That particular memory corruption vulnerability in the AirPort driver used in popular Macintosh laptops such as iBook and PowerBook, was reported by H.D. Moore as part of November's Month of Kernel Bugs project, an initiative kicked off by a security researcher using the handle LHM.
Mitchell Ashley, StillSecure CTO, told SCMagazine.com said he thinks the driver flaw is the most significant fix because many Mac users rely on wireless connectivity.
The security update also corrects flaws in the Apple Type Services (ATS) server, the open-source ClamAV anti-virus toolkit and the CFNetwork framework. Vulnerabilities also were corrected in OS X's underlying open-source components, including OpenSSL, PERL (Practical Extraction and Reporting Language) and PHP (PHP Hypertext Preprocessor).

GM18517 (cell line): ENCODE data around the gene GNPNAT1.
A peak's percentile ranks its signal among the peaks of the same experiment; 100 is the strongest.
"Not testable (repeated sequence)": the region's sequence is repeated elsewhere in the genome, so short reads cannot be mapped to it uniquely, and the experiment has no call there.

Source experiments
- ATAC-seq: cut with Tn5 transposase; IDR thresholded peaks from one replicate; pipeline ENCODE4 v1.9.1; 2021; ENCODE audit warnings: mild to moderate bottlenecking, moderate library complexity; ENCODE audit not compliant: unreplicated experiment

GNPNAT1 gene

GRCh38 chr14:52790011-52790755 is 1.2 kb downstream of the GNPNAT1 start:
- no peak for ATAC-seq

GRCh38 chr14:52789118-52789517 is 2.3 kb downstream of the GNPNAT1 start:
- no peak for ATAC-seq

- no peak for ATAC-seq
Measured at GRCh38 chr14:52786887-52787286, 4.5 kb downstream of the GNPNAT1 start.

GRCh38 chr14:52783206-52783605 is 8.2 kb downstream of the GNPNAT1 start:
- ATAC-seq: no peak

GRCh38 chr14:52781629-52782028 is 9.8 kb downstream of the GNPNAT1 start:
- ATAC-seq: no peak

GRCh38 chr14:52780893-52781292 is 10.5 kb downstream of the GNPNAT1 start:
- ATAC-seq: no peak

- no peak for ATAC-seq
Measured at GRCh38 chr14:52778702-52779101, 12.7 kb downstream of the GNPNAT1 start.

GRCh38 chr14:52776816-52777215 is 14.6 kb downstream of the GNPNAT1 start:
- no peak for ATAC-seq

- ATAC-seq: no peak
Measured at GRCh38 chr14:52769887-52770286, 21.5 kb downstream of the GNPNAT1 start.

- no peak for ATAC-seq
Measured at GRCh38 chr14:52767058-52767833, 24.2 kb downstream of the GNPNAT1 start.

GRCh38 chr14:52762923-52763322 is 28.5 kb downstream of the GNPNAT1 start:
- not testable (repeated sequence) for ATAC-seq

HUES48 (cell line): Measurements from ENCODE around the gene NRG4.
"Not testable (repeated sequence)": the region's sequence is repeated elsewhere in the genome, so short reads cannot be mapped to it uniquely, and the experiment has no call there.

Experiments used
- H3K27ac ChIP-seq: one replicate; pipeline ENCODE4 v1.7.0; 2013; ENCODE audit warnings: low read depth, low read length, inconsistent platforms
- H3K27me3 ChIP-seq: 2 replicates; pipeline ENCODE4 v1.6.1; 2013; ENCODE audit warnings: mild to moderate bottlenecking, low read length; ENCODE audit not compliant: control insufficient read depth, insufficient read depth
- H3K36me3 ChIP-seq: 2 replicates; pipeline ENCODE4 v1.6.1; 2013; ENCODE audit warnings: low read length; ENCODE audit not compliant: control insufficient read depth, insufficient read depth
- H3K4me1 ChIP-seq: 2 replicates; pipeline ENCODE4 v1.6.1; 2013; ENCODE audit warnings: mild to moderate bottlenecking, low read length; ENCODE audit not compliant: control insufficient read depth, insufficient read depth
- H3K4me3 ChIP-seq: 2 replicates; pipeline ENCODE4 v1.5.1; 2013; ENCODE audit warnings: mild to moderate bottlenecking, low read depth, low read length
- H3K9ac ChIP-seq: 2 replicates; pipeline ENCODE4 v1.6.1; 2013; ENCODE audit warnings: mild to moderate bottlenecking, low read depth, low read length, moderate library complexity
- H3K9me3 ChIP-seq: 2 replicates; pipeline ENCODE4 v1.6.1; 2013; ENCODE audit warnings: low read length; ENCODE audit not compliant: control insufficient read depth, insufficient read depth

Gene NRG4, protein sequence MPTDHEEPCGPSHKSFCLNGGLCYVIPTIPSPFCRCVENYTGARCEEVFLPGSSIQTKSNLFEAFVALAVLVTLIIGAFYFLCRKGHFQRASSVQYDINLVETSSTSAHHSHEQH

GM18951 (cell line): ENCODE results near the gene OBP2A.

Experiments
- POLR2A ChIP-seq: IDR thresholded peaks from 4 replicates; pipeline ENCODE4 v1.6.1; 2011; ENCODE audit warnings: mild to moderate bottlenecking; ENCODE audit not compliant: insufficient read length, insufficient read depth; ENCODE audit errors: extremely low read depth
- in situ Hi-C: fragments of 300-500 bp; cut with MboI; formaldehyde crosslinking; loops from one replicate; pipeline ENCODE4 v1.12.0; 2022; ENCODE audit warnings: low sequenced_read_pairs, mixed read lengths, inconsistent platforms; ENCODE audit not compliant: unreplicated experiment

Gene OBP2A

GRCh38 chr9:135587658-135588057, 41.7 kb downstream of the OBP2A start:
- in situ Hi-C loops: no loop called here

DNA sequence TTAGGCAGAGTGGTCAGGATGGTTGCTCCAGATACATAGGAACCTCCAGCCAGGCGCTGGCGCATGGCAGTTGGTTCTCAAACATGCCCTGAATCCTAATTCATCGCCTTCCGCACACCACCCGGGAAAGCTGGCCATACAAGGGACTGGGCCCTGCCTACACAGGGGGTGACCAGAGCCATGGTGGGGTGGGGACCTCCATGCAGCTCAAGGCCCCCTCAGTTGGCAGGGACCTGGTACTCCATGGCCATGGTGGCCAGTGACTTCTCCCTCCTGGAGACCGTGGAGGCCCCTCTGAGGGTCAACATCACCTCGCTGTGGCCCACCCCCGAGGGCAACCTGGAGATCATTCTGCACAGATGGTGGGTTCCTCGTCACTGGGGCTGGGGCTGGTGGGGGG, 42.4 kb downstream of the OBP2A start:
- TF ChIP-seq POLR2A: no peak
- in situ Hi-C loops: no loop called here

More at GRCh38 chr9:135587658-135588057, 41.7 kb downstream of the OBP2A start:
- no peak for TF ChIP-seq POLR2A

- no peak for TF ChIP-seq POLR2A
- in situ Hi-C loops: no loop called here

Vulnerability assessment firm Secunia rated the update "highly critical," with many of the 31 vulnerabilities remotely exploitable.
Ashley said the security world should brace for continued frequent updates from Apple as attackers more seriously target OS X, long considered a more secure platform to Windows.
He said recent advertisements that market Macs as inherently more secure that Windows could backfire.
"I think the Apple community still believes they work with the most secure operating system, and I think it's time to realise that you have to take every operating system seriously and not be complacent about security," Ashley said.
He added that he would not be surprised if Apple began pushing out monthly updates as does Microsoft.
An Apple spokesperson could not be reached for comment.
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Apple super-patch fixes 31 vulnerabilities,
By Dan Kaplan on Nov 30, 2006 4:37PM